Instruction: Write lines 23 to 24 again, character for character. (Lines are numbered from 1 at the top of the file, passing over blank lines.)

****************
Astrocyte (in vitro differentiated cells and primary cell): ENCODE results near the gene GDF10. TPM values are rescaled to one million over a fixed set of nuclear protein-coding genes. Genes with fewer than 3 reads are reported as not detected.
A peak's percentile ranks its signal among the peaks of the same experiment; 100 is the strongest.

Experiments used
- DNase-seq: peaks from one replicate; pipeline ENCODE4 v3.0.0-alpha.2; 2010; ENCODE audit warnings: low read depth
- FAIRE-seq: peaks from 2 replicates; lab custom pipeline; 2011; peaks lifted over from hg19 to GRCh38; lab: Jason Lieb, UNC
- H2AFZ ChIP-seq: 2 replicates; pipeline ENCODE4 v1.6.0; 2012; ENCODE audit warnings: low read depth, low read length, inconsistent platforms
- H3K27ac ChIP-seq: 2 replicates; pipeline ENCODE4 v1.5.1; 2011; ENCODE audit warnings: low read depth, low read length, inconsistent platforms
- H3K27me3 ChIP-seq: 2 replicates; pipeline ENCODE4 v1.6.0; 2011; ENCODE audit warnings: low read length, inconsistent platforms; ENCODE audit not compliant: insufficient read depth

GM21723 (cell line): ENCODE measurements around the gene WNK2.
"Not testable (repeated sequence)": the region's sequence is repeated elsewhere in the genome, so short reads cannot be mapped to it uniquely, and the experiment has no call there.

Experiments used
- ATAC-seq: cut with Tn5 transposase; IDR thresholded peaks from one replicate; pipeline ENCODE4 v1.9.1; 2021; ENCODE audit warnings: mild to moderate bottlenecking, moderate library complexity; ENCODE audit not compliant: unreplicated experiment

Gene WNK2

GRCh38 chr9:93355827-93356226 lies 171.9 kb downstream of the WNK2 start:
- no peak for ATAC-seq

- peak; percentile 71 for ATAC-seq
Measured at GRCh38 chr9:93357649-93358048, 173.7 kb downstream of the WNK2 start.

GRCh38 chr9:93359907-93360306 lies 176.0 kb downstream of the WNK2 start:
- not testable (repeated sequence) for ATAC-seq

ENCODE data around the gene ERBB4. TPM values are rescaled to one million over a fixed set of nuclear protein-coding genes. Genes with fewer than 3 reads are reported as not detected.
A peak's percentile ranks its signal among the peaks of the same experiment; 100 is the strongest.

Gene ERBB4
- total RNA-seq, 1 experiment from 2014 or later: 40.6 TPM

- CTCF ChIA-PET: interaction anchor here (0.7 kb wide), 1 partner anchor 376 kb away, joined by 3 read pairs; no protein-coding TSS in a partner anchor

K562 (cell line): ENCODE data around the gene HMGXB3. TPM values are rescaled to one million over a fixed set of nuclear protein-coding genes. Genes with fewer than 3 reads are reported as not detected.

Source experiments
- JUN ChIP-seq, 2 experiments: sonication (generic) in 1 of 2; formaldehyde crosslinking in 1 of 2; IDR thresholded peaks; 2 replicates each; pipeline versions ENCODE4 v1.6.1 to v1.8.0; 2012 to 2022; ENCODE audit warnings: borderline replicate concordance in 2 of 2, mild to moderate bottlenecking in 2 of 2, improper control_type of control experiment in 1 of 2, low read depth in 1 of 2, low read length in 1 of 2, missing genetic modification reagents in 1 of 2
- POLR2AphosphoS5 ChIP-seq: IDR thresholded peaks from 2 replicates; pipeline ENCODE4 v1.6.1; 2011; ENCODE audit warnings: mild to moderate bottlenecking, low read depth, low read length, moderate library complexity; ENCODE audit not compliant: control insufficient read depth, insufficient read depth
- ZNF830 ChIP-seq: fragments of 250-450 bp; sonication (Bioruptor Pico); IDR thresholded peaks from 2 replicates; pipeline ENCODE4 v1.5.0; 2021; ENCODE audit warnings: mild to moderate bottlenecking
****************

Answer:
- total RNA-seq, 1 experiment from 2014 or later: 40.6 TPM

- CTCF ChIA-PET: interaction anchor here (0.7 kb wide), 1 partner anchor 376 kb away, joined by 3 read pairs; no protein-coding TSS in a partner anchor